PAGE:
high water mark for memory allocation or other tricks.
The appropriate response was:
"great idea! patch please!" :)
Unfortunately dealing with cross platform
memory management internals is beyond my
C-level expertise, and I'm not having a lot of
luck finding good information sources. Does anyone
have any clues on this or other ideas for improving
the gc heuristic? For example, how do you find
out the allocated heap size(s) in a cross platform
This link provides some clues, but I don't really
understand this code well enough to hope to
-- Aaron Watters
Alexandre Vassalotti wrote:
> On Sun, Mar 9, 2008 at 7:21 PM, Forrest Voight <voights(a)gmail.com> wrote:
>> This would simplify the handling of list slices.
>> Slice objects that are produced in a list index area would be different,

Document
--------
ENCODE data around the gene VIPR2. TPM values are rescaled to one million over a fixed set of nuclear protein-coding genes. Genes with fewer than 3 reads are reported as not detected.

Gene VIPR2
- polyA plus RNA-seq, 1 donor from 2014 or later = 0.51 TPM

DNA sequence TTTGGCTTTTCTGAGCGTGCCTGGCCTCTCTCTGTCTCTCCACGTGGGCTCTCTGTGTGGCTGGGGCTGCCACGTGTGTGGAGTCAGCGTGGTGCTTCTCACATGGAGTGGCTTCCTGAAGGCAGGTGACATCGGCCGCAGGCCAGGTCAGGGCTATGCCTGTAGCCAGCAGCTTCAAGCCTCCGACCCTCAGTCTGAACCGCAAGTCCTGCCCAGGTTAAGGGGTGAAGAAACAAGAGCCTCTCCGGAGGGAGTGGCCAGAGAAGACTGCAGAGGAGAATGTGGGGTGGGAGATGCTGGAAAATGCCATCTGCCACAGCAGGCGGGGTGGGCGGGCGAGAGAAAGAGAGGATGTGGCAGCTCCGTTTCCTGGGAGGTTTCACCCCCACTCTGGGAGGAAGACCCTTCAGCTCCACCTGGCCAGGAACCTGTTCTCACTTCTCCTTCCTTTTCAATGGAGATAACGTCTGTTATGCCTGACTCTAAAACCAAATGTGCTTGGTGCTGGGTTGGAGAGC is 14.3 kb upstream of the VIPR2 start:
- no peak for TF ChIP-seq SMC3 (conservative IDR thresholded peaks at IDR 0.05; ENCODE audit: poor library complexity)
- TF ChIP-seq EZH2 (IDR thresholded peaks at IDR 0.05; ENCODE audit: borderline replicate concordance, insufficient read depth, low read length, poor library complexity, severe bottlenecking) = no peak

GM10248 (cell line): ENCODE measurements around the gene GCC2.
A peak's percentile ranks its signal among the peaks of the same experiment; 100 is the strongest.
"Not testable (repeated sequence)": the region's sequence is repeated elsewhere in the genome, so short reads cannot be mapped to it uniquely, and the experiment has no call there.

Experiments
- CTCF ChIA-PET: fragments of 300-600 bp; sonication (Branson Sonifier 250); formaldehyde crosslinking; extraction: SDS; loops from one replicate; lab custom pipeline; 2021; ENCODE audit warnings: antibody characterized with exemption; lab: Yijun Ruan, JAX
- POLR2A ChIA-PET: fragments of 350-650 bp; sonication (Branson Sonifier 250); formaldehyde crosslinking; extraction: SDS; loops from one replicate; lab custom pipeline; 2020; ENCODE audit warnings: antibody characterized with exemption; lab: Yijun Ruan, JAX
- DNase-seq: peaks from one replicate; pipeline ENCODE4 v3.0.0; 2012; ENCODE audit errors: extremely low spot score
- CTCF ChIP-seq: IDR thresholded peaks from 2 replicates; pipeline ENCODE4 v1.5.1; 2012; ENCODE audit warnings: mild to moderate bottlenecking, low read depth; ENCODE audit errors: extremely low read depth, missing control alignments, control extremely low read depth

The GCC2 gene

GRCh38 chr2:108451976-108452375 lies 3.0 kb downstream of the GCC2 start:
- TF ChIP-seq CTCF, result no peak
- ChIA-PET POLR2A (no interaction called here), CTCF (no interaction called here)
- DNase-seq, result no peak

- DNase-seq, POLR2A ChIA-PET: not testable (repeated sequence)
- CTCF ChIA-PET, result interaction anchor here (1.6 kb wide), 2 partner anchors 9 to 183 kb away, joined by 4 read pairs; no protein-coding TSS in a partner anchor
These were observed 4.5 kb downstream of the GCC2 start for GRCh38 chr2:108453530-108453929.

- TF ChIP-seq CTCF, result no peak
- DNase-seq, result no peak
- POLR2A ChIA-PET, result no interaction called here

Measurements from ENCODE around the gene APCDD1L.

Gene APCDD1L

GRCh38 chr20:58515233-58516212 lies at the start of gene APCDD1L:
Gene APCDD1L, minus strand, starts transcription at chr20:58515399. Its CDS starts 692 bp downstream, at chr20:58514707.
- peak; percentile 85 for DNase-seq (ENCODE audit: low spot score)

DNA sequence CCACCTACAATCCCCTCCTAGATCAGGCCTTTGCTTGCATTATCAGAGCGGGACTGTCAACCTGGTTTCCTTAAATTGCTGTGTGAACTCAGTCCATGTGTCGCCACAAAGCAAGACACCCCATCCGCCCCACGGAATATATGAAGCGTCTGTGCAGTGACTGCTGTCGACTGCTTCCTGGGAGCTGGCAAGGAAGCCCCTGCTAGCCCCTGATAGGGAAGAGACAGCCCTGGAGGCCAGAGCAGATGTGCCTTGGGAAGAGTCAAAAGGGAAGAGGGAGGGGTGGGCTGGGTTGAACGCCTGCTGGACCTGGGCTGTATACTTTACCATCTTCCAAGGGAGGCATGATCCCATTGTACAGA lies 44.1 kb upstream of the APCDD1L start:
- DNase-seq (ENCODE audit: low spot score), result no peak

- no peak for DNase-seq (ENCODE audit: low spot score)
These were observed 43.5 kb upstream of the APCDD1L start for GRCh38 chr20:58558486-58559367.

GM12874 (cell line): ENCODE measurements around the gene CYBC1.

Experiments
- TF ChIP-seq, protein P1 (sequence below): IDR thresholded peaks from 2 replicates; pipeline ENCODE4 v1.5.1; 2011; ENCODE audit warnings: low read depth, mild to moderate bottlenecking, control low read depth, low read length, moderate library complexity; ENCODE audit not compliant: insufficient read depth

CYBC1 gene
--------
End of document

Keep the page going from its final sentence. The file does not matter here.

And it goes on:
>> and optionally the syntax for slices in list indexes would be expanded
>> to work everywhere. Instead of being containers for the start, end,
>> and step numbers, they would be generators, similar to xranges.
> I am not sure what you are trying to propose here. The slice object
> isn't special, it's just a regular built-in type.
> >>> slice(1,4)
> slice(1, 4, None)
> >>> [1,2,3,4,5,6][slice(1,4)]
> [2, 3, 4]
> I don't see how introducing new syntax would simplify indexing.
Likewise. It would simplify looping, though:
>>> for i in 1:5:
... print i
Since this kind of loop happens frequently, it makes sense to shorten
it. Slice objects (and syntax) seem ready-made for that - it wouldn't be
*new* syntax, just repurposed syntax.
Though Forrest didn't bring this up directly, I've often thought that